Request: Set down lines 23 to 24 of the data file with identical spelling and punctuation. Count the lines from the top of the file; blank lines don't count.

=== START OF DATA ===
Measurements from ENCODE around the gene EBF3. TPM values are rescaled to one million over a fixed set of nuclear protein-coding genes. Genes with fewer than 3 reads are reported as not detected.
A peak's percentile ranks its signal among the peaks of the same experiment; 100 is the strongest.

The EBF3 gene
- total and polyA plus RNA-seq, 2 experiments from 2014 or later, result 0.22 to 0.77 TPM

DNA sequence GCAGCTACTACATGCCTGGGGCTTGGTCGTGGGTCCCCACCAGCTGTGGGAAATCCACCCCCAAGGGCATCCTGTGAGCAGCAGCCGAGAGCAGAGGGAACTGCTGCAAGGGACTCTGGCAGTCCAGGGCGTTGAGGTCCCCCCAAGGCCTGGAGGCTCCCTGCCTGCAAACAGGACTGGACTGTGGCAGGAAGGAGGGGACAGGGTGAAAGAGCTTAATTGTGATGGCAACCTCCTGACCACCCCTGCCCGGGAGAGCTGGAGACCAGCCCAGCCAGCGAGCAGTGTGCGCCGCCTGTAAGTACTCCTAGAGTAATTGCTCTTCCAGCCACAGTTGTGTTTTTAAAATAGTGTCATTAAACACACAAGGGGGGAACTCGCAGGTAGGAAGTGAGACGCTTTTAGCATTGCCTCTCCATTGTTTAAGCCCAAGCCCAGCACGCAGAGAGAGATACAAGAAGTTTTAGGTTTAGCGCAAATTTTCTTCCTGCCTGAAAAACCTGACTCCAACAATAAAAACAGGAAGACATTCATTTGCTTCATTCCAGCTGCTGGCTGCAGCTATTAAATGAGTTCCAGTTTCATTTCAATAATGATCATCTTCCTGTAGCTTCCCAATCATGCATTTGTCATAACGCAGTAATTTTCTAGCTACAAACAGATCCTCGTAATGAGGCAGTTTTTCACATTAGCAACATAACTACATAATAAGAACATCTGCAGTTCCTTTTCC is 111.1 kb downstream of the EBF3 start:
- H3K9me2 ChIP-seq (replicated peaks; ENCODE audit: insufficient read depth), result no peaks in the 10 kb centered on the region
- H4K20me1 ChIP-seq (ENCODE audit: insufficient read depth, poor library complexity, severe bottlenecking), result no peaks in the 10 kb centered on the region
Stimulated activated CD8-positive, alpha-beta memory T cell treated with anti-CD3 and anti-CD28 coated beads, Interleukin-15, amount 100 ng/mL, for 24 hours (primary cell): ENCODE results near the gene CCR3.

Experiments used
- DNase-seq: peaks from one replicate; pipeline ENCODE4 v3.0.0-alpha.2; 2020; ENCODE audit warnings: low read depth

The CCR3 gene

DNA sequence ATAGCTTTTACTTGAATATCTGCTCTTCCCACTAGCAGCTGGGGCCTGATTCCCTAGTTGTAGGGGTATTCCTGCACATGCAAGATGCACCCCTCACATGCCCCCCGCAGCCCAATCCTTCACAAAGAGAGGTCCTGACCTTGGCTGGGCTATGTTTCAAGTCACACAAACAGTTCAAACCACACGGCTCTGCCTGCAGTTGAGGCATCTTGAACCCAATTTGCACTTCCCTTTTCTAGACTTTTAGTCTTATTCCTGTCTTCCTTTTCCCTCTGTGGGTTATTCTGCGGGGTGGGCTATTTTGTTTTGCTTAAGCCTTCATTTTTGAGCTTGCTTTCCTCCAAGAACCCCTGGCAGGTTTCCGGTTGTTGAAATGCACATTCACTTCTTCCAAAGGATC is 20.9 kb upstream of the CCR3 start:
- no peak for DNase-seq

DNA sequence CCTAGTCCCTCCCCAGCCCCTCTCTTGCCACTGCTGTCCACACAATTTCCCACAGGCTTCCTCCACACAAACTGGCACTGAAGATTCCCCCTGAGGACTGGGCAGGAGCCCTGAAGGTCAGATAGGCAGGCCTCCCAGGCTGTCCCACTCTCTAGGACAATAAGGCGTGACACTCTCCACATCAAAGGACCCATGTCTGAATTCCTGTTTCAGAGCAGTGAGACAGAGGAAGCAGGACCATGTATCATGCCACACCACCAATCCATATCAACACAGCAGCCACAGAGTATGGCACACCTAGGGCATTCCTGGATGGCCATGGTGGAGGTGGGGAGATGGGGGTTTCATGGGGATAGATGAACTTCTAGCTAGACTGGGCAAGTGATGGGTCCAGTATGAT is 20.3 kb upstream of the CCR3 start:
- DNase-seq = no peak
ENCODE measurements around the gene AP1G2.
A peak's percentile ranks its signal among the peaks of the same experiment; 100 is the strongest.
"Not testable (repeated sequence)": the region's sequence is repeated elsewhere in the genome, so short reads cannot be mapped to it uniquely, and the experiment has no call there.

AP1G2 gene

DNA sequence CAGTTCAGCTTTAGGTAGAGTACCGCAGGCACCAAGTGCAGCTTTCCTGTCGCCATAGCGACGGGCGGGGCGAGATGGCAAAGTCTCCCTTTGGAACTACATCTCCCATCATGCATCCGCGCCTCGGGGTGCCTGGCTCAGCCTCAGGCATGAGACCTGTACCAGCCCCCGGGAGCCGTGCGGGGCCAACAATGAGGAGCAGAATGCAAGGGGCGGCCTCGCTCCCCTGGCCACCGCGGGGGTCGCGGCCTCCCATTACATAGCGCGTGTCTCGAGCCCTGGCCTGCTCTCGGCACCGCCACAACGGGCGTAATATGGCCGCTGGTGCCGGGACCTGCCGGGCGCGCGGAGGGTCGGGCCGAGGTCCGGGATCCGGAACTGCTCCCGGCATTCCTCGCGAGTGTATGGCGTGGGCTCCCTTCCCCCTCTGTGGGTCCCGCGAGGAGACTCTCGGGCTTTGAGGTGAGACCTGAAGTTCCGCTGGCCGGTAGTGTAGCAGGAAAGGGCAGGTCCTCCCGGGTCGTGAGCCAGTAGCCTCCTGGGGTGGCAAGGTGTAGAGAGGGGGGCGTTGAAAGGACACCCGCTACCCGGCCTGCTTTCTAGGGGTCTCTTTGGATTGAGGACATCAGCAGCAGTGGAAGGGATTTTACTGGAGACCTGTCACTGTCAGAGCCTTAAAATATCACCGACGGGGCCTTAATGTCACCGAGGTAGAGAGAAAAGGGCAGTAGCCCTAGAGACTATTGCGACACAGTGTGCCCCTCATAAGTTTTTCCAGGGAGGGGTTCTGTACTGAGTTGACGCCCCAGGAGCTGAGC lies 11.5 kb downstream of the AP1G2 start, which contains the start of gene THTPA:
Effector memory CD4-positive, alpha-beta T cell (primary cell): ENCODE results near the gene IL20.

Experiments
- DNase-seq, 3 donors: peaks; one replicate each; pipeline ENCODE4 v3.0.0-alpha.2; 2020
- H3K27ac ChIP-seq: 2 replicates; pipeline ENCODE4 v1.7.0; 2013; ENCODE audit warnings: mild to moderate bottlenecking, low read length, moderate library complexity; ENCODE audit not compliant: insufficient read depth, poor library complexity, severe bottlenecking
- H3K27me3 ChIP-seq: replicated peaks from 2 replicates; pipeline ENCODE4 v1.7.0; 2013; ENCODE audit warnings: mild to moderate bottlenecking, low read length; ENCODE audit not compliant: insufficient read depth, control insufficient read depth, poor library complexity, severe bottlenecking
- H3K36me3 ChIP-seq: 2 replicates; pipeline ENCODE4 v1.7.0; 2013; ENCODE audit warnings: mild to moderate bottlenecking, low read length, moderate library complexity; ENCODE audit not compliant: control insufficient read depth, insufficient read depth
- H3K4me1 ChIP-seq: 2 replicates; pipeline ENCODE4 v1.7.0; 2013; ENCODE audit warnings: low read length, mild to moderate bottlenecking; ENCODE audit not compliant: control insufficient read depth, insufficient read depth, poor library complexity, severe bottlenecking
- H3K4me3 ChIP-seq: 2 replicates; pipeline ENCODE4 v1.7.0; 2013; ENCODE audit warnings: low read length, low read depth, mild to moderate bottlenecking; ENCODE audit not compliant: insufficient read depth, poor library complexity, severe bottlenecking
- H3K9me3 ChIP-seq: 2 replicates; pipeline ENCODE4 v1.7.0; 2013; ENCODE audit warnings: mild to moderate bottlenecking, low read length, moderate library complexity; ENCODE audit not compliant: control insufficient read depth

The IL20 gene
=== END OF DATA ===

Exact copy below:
- DNase-seq, 3 donors: peaks; one replicate each; pipeline ENCODE4 v3.0.0-alpha.2; 2020
- H3K27ac ChIP-seq: 2 replicates; pipeline ENCODE4 v1.7.0; 2013; ENCODE audit warnings: mild to moderate bottlenecking, low read length, moderate library complexity; ENCODE audit not compliant: insufficient read depth, poor library complexity, severe bottlenecking